See, there’s this woman I’m into. On one hand, she’s so incredibly sexy. I want her, physically, with every fiber in my body, in a way that far surpasses the lust I’ve experienced for anyone in recent memory. She’s also sweet and smart and goodhearted and funny and engaging. In a vacuum, it’s a no-brainer. I’d be going for it! In the real world, however, it’s complicated. Not only are there natural doubts about a number of factors, but it could potentially be quite messy to get involved with her for several significant reasons. In truth, knowing myself as well as I do, that’s probably one main cause of my fervid desire.
But the choice to get involved with her or not isn’t the choice I worry about making. No, that will play itself out, one way or the other, likely in predictable fashion.
The much more difficult choice is whether to keep this vague or to talk about this in detail on Love Bites Radio, knowing she listens to the show and potentially reads this blog! [and suddenly every woman I interact with on a semi-regular basis is wondering if I’m writing about her]
The entire goal of the show is to sort through these types of dating issues, and to share, with brutal honesty, all of the intricate thought patterns that arise, the emotional turmoil, the anxieties, the yearnings, the bold decisions and their consequences. It’s to be unwavering in our truthfulness so that hopefully our listeners can hear a little bit of themselves or someone they know in one of us and learn to understand or accept or love themselves a little more. To feel good about the work I’m doing, I need to offer myself up in that way. There’s simply no point in – or points for – partial-truths. So much could be gained by thoroughly dissecting the situation with this attractive lass and so much may be lost, including my sense of integrity as it pertains to the show, by keeping it to myself.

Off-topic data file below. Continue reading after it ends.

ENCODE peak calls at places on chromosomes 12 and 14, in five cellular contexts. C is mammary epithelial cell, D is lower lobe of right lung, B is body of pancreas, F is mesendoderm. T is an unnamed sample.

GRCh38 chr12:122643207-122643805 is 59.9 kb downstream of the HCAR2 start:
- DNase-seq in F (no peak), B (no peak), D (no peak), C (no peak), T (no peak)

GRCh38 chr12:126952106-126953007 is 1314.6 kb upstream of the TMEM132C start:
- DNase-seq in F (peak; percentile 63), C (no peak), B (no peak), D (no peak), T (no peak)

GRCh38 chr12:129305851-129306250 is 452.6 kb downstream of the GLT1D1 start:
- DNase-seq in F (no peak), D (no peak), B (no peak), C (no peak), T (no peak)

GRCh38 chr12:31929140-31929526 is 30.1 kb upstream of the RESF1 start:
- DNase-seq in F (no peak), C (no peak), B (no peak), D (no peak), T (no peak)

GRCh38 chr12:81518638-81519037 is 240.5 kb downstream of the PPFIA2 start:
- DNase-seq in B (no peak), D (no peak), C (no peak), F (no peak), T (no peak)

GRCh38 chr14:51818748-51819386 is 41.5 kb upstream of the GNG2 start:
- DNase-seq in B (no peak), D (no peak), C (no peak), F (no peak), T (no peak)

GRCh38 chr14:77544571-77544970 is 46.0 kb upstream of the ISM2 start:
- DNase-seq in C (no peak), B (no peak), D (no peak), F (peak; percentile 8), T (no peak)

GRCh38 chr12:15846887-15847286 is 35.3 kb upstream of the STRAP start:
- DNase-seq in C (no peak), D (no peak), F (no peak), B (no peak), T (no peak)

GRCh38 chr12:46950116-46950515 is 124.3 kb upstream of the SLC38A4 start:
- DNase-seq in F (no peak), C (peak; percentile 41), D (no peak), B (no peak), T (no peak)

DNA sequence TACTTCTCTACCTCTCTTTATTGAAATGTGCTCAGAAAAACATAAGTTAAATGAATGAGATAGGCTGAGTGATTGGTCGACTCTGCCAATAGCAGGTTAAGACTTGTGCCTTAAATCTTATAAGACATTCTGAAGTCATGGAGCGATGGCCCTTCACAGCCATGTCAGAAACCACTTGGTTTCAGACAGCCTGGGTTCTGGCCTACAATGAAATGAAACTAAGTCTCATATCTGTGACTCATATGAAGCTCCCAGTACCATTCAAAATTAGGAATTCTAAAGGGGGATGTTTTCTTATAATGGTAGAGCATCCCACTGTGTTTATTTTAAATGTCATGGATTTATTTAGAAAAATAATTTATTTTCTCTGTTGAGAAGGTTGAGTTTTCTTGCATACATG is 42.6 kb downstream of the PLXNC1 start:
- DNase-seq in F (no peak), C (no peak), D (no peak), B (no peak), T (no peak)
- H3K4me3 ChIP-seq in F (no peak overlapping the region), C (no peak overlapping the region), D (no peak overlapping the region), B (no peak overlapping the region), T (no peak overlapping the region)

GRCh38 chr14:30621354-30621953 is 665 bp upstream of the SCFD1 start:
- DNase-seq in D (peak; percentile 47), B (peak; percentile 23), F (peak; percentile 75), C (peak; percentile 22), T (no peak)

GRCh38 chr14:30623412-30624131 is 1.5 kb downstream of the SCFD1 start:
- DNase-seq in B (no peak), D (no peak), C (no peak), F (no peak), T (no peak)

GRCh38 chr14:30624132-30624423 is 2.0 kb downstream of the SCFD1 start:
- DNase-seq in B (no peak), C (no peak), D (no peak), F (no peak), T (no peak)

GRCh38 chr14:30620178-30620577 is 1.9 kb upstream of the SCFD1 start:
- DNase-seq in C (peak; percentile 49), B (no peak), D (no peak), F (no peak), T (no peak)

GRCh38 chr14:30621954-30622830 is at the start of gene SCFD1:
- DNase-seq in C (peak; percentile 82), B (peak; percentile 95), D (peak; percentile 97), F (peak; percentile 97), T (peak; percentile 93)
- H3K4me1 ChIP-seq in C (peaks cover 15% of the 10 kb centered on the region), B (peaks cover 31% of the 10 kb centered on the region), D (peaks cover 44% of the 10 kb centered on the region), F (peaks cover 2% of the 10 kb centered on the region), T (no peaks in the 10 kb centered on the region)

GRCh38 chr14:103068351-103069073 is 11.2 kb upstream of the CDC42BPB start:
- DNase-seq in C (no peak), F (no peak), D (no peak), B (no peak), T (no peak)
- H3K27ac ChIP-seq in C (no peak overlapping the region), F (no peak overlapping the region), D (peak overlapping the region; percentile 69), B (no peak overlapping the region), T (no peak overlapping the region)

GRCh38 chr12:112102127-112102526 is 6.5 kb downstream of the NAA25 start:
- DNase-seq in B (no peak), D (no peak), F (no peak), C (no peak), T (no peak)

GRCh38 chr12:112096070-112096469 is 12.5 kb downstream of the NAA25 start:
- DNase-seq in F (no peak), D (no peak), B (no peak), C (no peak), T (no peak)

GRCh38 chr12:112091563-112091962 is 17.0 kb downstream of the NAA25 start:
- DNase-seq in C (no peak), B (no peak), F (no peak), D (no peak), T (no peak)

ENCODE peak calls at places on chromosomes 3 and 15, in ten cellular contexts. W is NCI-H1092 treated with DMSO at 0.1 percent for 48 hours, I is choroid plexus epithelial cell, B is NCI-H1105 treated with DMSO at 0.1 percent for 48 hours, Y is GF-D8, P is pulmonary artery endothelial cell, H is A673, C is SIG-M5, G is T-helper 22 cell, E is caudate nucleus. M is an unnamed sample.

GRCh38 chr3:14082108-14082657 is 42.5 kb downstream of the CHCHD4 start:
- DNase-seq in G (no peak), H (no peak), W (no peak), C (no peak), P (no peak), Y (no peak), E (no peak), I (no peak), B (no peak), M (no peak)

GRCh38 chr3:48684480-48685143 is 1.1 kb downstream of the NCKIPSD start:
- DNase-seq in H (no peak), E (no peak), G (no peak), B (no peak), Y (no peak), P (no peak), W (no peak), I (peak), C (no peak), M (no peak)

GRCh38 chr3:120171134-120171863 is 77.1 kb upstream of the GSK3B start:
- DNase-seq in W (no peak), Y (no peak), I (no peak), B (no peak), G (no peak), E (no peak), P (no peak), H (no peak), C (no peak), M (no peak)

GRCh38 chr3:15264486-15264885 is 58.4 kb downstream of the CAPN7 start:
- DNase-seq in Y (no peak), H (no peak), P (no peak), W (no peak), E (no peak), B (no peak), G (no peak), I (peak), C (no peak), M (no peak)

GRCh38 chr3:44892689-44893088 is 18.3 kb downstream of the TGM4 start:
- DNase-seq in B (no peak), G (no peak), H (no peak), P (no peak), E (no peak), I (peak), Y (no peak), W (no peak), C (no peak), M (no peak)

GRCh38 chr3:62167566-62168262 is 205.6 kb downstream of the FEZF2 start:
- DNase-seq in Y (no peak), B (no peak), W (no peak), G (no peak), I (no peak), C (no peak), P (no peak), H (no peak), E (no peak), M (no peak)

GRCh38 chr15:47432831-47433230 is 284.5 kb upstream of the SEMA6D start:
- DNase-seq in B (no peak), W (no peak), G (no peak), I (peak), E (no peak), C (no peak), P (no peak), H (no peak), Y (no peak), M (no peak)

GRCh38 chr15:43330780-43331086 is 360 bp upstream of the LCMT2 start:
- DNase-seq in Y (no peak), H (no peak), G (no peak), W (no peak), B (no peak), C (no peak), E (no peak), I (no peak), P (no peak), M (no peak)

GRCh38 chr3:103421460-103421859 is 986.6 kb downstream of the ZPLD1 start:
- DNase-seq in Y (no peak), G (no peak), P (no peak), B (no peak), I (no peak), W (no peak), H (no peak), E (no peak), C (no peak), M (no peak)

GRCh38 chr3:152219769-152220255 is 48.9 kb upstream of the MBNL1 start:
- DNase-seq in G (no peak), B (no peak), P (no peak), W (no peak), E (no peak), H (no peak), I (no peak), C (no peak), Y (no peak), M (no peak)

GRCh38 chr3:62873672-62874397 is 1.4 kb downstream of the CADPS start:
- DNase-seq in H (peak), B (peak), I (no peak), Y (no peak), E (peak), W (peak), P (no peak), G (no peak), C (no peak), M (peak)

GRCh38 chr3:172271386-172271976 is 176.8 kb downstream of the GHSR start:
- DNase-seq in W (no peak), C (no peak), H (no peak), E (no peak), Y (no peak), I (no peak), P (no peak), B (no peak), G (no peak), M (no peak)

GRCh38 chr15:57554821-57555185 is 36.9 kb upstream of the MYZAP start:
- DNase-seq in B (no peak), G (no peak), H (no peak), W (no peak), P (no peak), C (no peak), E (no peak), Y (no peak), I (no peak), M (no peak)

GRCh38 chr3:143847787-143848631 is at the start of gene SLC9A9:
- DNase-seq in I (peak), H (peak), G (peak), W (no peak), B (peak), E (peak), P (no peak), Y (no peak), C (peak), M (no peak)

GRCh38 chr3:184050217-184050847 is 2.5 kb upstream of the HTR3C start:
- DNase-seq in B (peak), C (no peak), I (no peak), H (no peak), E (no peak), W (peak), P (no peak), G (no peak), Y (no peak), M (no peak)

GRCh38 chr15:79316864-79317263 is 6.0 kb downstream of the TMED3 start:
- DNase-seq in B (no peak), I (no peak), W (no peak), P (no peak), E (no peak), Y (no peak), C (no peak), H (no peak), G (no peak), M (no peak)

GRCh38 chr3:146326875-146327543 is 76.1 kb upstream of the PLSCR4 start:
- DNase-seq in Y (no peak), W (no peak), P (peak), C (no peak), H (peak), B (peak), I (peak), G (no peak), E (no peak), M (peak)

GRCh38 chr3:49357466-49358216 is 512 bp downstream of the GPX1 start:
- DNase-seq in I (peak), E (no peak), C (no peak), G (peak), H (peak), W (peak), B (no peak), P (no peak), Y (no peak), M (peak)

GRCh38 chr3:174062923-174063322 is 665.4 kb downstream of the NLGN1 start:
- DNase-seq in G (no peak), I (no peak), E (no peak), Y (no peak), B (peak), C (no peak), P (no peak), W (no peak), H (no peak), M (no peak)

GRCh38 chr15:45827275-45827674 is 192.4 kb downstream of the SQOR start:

As an actor, playwright, songwriter and now on Love Bites, I’ve committed myself wholly to the expression of my self-exploration (look out! pretentious artist coming through!). It matters to me. It’s my life’s work. It stands there can be no true expression without true exploration.
Then there’s the other side to the coin: If I do share this situation openly and honestly, I strip myself of the ability to make the choice of keeping both she and I safe from the potentially messy ramifications that are keeping me from pursuing in the first place, which may very well be the right choice under the circumstances. Circumstances that would out me to her, if revealed on the show. And even if I eventually decide that going for it is the right move, I’ll have lost all sense of intrigue and mystery, key components to any courtship or seduction. She’ll have access to my heart and mind, completely exposed before I even make my first move. While I’m firmly against playing games, I believe there’s a fine line between game playing and creating a dynamic that fosters chemistry and attraction. Confessing too much too soon can push even the most ardent commitment seekers away.
And what happens even further into a relationship? What kind of partner am I if I’m sharing the most intimate thoughts and feelings I have about my relationship to my audience before I share them with my lover? So much of what we uncover on the air is discovered in the moment. Our talks are the conversations you have with your friend when you’re deciding how to handle a situation in your relationship and you’re learning as you go. Do I want my significant other privy to that? Am I really taking care of her and honoring our relationship if she’s the last to know, or she’s hearing it along with the rest of the world, instead of from me first, privately? Do I really want to subject her to the full extent of the hurtful thoughts I might sometimes experience about her and need to share with a confidante?
I don’t like the answers to those questions.
One of the greatest challenges I face in life, is the absurd, unrealistic, impossible standard of integrity I hold myself accountable to and lacerate myself for inevitably failing to meet, time and again (we’ll be diving more deeply into this on this upcoming Monday’s show). If I’m going to do something, I’m going to do it fully, perfectly, or it’s worthless. I’m worthless. In this instance, I can’t do both.
Soon I’m going to have to make a choice that hurts.
I can be the perfect, plainspoken all-cards-on-the-table host or be the perfect partner/wooer.
Or I can make the choice that hurts most: The choice to let go of perfection.